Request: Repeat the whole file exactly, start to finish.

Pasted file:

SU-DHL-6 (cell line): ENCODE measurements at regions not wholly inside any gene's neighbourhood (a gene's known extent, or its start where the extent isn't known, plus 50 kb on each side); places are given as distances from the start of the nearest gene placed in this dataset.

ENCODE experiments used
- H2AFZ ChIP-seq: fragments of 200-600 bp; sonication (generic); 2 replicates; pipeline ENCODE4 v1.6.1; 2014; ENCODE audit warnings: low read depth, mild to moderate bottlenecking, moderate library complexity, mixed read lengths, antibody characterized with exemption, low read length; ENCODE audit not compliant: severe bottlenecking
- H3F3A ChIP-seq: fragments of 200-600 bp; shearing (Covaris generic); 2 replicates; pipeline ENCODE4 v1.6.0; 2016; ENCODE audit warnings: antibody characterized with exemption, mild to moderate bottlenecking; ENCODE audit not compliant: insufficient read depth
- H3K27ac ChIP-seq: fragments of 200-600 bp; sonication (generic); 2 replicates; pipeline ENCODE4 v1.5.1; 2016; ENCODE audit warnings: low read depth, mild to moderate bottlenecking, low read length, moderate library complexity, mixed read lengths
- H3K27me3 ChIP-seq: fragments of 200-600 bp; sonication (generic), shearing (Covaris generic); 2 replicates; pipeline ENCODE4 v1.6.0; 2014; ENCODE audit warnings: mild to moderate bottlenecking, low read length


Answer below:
SU-DHL-6 (cell line): ENCODE measurements at regions not wholly inside any gene's neighbourhood (a gene's known extent, or its start where the extent isn't known, plus 50 kb on each side); places are given as distances from the start of the nearest gene placed in this dataset.

ENCODE experiments used
- H2AFZ ChIP-seq: fragments of 200-600 bp; sonication (generic); 2 replicates; pipeline ENCODE4 v1.6.1; 2014; ENCODE audit warnings: low read depth, mild to moderate bottlenecking, moderate library complexity, mixed read lengths, antibody characterized with exemption, low read length; ENCODE audit not compliant: severe bottlenecking
- H3F3A ChIP-seq: fragments of 200-600 bp; shearing (Covaris generic); 2 replicates; pipeline ENCODE4 v1.6.0; 2016; ENCODE audit warnings: antibody characterized with exemption, mild to moderate bottlenecking; ENCODE audit not compliant: insufficient read depth
- H3K27ac ChIP-seq: fragments of 200-600 bp; sonication (generic); 2 replicates; pipeline ENCODE4 v1.5.1; 2016; ENCODE audit warnings: low read depth, mild to moderate bottlenecking, low read length, moderate library complexity, mixed read lengths
- H3K27me3 ChIP-seq: fragments of 200-600 bp; sonication (generic), shearing (Covaris generic); 2 replicates; pipeline ENCODE4 v1.6.0; 2014; ENCODE audit warnings: mild to moderate bottlenecking, low read length